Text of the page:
“The huge problem that has never been solved is that the Red Line is not a reality and, at this stage, there’s no end game on how to make it a reality,” said Bowman, who after 15 years has retained interest in seeing what happens on the property.

 

Waiting for the train

The proposed commuter rail hit a significant roadblock recently, when Norfolk Southern Railway Co. revised two policies that would exclude such trains from its O-Line, which the company said is its most viable alternate route to the North Carolina Railroad corridor that runs between Charlotte and Greensboro. Norfolk Southern currently leases that corridor, but wants to hold the O-line as a “strategic reserve,” said Brain Nadolny, a project manager for the Charlotte Area Transit System, in an email.

Unless that changes, CATS and the other agencies and municipalities involved in planning for the Lynx Red Line now face deciding how the project could move forward, given expenses for designing, building and maintaining a parallel line. That would also include realigning and reconstructing adjacent roadways and driveways and obtaining rights of way.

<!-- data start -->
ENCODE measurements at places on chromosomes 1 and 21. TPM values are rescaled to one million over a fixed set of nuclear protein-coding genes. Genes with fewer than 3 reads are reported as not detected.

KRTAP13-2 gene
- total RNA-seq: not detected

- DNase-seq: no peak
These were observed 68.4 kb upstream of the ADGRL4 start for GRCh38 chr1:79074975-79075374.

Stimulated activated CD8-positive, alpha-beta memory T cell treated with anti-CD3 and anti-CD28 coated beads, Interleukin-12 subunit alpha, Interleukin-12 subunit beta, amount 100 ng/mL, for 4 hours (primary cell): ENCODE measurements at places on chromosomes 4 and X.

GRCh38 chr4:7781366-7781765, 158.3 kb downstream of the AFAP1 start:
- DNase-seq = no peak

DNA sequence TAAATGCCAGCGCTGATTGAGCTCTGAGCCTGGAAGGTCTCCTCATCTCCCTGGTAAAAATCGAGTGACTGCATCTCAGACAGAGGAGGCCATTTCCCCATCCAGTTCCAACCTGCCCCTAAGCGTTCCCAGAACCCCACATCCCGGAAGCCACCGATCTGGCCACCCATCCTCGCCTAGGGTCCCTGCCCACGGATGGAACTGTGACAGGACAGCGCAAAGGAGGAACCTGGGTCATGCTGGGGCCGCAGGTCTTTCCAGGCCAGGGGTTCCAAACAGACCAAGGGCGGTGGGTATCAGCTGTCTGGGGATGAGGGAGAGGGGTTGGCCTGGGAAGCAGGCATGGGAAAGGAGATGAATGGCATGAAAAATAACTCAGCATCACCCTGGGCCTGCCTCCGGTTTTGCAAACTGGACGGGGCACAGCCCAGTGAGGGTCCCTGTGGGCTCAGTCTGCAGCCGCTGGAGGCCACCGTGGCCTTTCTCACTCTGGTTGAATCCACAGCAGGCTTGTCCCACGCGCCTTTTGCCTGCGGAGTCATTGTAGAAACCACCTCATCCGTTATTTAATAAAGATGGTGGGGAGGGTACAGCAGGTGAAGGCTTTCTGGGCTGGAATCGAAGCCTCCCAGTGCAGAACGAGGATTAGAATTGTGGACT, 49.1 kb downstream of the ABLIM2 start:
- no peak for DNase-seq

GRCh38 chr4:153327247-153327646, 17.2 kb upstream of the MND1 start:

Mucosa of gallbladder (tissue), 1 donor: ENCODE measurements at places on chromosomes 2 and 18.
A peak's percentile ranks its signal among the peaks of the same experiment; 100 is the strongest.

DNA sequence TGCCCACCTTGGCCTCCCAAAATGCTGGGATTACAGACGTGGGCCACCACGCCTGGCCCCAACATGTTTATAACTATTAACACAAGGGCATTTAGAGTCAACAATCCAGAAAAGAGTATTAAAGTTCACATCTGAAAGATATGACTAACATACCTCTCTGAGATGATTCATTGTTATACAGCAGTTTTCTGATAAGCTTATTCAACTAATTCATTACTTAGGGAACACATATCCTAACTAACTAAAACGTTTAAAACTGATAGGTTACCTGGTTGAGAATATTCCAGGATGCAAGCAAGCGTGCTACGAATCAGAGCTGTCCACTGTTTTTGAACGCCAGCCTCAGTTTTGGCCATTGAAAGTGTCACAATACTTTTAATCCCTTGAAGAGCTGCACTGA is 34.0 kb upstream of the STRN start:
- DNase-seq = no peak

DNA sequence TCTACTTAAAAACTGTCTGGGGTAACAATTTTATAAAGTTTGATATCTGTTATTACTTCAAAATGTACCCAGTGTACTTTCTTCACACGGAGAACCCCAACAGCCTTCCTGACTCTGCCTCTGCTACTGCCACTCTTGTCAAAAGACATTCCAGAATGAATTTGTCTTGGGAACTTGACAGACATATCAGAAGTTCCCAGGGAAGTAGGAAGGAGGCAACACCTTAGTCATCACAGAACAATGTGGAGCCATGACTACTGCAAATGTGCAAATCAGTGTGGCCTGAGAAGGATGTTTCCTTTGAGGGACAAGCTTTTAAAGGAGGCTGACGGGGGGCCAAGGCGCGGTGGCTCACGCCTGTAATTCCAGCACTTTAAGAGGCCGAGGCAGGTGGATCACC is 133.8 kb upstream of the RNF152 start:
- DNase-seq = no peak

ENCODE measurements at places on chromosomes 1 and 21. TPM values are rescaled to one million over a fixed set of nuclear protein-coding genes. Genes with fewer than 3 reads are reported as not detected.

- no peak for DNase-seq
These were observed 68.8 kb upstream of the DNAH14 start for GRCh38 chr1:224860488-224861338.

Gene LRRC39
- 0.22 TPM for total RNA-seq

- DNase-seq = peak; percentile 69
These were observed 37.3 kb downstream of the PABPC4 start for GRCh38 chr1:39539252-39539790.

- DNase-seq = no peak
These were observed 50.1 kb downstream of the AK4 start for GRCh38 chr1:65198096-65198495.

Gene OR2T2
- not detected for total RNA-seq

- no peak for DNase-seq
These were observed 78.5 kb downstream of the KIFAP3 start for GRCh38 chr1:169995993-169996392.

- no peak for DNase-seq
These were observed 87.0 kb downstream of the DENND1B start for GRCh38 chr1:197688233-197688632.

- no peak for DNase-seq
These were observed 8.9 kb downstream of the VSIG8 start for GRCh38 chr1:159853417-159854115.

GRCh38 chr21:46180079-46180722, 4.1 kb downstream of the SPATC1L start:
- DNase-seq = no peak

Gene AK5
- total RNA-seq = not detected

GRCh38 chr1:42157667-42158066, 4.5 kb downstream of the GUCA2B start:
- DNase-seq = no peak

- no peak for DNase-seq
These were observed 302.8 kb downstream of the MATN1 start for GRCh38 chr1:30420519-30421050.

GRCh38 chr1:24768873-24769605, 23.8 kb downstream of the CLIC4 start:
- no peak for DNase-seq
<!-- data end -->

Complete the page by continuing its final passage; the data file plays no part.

Still, said Nadolny, the Red Line “while currently unfunded, is part of the overall system plan and is a high priority project. However, the project first must overcome the challenges of funding and Norfolk Southern acceptance before it moves forward.”

Bowman said towns and developers were hoping the Red Line would do what the Lynx Blue Line, a light rail system, has done in South End: attract an abundance of high-density residential development, office space, retail and entertainment with walkability and access to public transportation.

But he believes that whoever develops the property – and he hasn’t ruled out submitting a proposal – should focus on attracting an anchor, preferably a grocery store, or perhaps a craft brewery.

“It’s unusual for a town to have 32 acres near its downtown that’s available for development,” he said. “We need to come up with a game plan that gives it somewhat of a destination.”

“It takes a while to deliver on that,” he said. “I would say to the town, ‘You’ve waited this long; don’t settle.’”